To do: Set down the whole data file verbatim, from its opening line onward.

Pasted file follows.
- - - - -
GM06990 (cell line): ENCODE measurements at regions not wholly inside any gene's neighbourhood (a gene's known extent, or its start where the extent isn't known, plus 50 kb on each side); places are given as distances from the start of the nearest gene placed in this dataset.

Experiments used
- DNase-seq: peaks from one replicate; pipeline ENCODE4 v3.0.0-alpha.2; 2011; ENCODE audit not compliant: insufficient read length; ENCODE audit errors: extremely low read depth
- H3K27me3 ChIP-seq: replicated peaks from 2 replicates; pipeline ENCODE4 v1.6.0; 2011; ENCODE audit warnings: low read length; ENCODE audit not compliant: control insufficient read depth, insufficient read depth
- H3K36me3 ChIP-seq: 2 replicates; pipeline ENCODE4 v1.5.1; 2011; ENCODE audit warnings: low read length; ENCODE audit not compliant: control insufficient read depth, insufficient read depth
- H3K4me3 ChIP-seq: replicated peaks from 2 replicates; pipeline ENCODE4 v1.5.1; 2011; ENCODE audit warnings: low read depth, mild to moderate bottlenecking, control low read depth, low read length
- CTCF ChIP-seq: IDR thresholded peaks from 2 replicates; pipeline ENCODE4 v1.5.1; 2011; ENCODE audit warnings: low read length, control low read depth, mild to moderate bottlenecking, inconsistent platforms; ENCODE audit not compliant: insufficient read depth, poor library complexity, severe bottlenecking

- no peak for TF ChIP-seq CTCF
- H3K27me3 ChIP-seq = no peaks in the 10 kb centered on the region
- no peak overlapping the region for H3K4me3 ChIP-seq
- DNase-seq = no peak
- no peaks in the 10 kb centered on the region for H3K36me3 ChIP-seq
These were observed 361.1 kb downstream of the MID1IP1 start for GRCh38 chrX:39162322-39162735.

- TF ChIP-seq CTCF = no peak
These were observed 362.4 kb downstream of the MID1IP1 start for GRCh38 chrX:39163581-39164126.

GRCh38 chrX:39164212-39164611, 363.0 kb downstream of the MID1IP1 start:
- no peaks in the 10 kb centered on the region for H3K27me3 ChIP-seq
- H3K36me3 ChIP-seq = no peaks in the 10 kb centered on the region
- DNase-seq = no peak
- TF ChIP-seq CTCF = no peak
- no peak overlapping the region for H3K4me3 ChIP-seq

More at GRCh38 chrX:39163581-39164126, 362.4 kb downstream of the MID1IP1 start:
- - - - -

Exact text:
GM06990 (cell line): ENCODE measurements at regions not wholly inside any gene's neighbourhood (a gene's known extent, or its start where the extent isn't known, plus 50 kb on each side); places are given as distances from the start of the nearest gene placed in this dataset.

Experiments used
- DNase-seq: peaks from one replicate; pipeline ENCODE4 v3.0.0-alpha.2; 2011; ENCODE audit not compliant: insufficient read length; ENCODE audit errors: extremely low read depth
- H3K27me3 ChIP-seq: replicated peaks from 2 replicates; pipeline ENCODE4 v1.6.0; 2011; ENCODE audit warnings: low read length; ENCODE audit not compliant: control insufficient read depth, insufficient read depth
- H3K36me3 ChIP-seq: 2 replicates; pipeline ENCODE4 v1.5.1; 2011; ENCODE audit warnings: low read length; ENCODE audit not compliant: control insufficient read depth, insufficient read depth
- H3K4me3 ChIP-seq: replicated peaks from 2 replicates; pipeline ENCODE4 v1.5.1; 2011; ENCODE audit warnings: low read depth, mild to moderate bottlenecking, control low read depth, low read length
- CTCF ChIP-seq: IDR thresholded peaks from 2 replicates; pipeline ENCODE4 v1.5.1; 2011; ENCODE audit warnings: low read length, control low read depth, mild to moderate bottlenecking, inconsistent platforms; ENCODE audit not compliant: insufficient read depth, poor library complexity, severe bottlenecking

- no peak for TF ChIP-seq CTCF
- H3K27me3 ChIP-seq = no peaks in the 10 kb centered on the region
- no peak overlapping the region for H3K4me3 ChIP-seq
- DNase-seq = no peak
- no peaks in the 10 kb centered on the region for H3K36me3 ChIP-seq
These were observed 361.1 kb downstream of the MID1IP1 start for GRCh38 chrX:39162322-39162735.

- TF ChIP-seq CTCF = no peak
These were observed 362.4 kb downstream of the MID1IP1 start for GRCh38 chrX:39163581-39164126.

GRCh38 chrX:39164212-39164611, 363.0 kb downstream of the MID1IP1 start:
- no peaks in the 10 kb centered on the region for H3K27me3 ChIP-seq
- H3K36me3 ChIP-seq = no peaks in the 10 kb centered on the region
- DNase-seq = no peak
- TF ChIP-seq CTCF = no peak
- no peak overlapping the region for H3K4me3 ChIP-seq

More at GRCh38 chrX:39163581-39164126, 362.4 kb downstream of the MID1IP1 start: